MOSCOW (Sputnik) – The mass shooting in Las Vegas demonstrates that the freedom to carry arms, especially automatic guns, can lead to a great tragedy, which is another reason to never legalize carrying weapons in Russia, Frants Klintsevich, the first deputy chairman of the Russian upper house’s Committee on Defense and Security, told Sputnik on Wednesday.
On Monday, 64-year-old Stephen Paddock opened fire on a crowd of 22,000 people at a country music festival in Las Vegas, killing 59 and injuring 527. Paddock was shooting from a corner room on the 32nd floor of the Mandalay Bay Hotel. Las Vegas police said they recovered as many as 23 firearms at the hotel and 19 more at Paddock’s home. Paddock reportedly used special devices to allow him to turn semi-automatic weapons into fully automatic rapid-fire ones.
“That is exactly what must not be done under any circumstances, such kind of weapons can bring very serious, great damage,”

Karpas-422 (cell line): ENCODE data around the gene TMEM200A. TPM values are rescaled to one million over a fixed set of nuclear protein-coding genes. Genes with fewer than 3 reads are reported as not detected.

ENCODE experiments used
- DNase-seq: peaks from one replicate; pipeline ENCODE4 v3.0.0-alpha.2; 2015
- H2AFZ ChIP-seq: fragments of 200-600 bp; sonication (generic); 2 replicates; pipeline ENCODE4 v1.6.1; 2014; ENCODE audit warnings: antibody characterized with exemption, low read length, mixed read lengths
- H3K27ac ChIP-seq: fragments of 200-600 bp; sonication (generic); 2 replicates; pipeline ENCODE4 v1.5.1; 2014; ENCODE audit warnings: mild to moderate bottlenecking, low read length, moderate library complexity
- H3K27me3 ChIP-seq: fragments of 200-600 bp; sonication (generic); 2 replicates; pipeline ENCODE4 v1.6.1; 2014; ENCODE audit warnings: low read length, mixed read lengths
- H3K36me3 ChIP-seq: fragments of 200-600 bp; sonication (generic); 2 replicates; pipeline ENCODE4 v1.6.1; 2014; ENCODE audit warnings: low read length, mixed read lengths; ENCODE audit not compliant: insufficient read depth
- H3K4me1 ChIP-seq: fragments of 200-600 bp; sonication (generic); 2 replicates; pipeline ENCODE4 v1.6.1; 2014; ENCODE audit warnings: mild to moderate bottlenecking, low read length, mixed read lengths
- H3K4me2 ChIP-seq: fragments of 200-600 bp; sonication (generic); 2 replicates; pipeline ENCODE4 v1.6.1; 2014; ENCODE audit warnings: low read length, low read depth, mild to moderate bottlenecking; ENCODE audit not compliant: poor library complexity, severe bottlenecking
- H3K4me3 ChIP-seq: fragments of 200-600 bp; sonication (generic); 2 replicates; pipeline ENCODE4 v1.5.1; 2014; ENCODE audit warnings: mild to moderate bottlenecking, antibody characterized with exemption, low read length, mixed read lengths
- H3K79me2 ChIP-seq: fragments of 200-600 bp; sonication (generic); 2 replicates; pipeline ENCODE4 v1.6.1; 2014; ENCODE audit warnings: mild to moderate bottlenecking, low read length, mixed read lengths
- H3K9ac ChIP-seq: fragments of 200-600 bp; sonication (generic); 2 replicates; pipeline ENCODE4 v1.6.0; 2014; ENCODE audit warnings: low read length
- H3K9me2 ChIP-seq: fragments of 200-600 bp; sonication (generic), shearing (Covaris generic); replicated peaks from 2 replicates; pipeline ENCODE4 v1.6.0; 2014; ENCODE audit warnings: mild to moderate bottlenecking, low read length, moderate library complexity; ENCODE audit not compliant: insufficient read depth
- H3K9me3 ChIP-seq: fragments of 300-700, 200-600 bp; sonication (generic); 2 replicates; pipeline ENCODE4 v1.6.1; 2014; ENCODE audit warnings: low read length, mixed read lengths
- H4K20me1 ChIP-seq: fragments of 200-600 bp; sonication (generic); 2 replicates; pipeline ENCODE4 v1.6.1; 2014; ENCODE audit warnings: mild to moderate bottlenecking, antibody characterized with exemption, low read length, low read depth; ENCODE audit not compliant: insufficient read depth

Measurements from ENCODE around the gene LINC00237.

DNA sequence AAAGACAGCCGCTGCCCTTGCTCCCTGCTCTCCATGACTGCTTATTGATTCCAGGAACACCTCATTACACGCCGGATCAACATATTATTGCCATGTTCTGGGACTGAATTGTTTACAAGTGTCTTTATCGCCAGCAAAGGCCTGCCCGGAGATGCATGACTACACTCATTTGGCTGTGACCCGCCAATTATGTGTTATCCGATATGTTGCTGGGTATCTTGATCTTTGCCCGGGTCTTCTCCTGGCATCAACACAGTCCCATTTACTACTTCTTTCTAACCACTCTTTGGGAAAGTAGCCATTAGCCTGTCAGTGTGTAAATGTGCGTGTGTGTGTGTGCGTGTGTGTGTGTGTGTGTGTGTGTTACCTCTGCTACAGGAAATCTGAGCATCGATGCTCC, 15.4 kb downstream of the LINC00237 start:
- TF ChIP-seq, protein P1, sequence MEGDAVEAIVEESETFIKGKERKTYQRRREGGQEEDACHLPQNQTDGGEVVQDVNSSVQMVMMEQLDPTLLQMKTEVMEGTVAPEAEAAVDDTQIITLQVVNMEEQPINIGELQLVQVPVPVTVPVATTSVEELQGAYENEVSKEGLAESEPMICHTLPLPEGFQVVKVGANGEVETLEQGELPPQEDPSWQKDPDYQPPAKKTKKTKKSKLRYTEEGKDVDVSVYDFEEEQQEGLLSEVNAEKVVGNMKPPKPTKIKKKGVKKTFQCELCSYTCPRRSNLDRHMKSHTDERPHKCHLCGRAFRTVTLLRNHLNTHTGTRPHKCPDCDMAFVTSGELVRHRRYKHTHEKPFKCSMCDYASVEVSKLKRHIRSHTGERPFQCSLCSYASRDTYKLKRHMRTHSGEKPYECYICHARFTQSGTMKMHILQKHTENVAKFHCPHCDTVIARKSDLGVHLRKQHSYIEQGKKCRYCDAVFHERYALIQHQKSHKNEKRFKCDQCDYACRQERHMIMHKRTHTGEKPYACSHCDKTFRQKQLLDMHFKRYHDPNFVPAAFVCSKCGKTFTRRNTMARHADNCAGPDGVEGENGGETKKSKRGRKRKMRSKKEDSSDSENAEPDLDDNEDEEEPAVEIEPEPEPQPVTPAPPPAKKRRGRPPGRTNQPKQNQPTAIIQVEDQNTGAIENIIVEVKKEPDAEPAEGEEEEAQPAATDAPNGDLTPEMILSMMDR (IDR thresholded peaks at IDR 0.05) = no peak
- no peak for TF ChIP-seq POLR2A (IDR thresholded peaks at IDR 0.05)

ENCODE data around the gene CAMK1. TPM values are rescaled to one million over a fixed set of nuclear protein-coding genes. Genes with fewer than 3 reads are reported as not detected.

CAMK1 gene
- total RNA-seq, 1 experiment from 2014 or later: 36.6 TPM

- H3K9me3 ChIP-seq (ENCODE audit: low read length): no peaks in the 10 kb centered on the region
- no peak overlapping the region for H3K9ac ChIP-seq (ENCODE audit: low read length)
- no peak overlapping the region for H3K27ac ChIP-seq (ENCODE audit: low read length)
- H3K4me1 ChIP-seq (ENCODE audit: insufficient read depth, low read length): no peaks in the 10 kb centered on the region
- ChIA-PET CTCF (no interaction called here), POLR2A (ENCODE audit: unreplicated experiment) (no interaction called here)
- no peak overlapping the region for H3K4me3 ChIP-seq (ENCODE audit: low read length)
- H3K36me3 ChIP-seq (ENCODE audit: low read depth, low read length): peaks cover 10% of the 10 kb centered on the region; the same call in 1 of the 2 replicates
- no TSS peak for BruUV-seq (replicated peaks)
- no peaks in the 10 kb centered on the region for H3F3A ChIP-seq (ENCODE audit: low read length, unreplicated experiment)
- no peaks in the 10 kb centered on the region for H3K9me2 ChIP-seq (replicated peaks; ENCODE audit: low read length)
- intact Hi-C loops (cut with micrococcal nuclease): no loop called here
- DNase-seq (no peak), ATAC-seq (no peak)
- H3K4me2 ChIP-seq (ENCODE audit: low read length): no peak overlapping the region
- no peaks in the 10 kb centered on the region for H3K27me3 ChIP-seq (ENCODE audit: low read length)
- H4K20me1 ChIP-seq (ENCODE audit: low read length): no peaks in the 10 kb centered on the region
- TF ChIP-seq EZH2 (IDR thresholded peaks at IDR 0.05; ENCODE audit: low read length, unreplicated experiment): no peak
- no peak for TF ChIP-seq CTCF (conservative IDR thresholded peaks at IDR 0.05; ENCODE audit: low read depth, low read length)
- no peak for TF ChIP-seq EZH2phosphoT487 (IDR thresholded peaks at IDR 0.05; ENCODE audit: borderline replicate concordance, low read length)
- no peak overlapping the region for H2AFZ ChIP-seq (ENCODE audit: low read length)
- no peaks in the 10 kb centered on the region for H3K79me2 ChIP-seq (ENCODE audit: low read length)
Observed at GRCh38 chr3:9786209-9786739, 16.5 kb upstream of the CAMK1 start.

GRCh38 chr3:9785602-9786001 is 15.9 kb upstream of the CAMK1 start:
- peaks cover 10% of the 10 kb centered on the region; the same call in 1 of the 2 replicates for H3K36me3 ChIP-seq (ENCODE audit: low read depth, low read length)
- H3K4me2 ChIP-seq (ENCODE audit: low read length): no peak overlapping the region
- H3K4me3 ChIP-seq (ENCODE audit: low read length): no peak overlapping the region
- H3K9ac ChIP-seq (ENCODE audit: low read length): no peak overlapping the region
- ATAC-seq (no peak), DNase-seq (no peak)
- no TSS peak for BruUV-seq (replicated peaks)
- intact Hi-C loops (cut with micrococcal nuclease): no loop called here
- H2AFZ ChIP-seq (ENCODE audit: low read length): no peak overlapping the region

Klintsevich said, recalling that the issue of legalizing shotguns has been repeatedly raised in Russia.
The lawmaker expressed certainty that carrying shotguns in Russia will not be legalized in the near future, adding that “such things cannot be lobbied.”
Klintsevich stressed that it was especially automatic weapons that led to the massacre in Las Vegas.
“You cannot hit so many targets with ordinary weapons. But in our country, owning automatic guns is strictly forbidden, and you cannot create these from hunting weapons,”
Klintsevich explained, adding that Russia does not need to tighten the laws in this area.
However, Anatoly Vyborny, the deputy chairman of the State Duma security and anti-corruption committee, told Sputnik that given the serious consequences of carrying arms, it would be appropriate for Russia to tighten the legislation regarding all the people who own weapons. The lawmaker also proposed to create a single database with complete information on all those that have firearms, including the data from drug control and psycho-neurological centers, as well as from the judiciary.
Despite the fact that the Islamic State (IS) terror group, outlawed in Russia, claimed responsibility for the attack, the FBI says there was no connection between the attacker and the terrorists. The real motives of Paddock have yet to be determined.
The statements, views and opinions expressed in this column are solely those of the author and do not necessarily represent those of The Duran.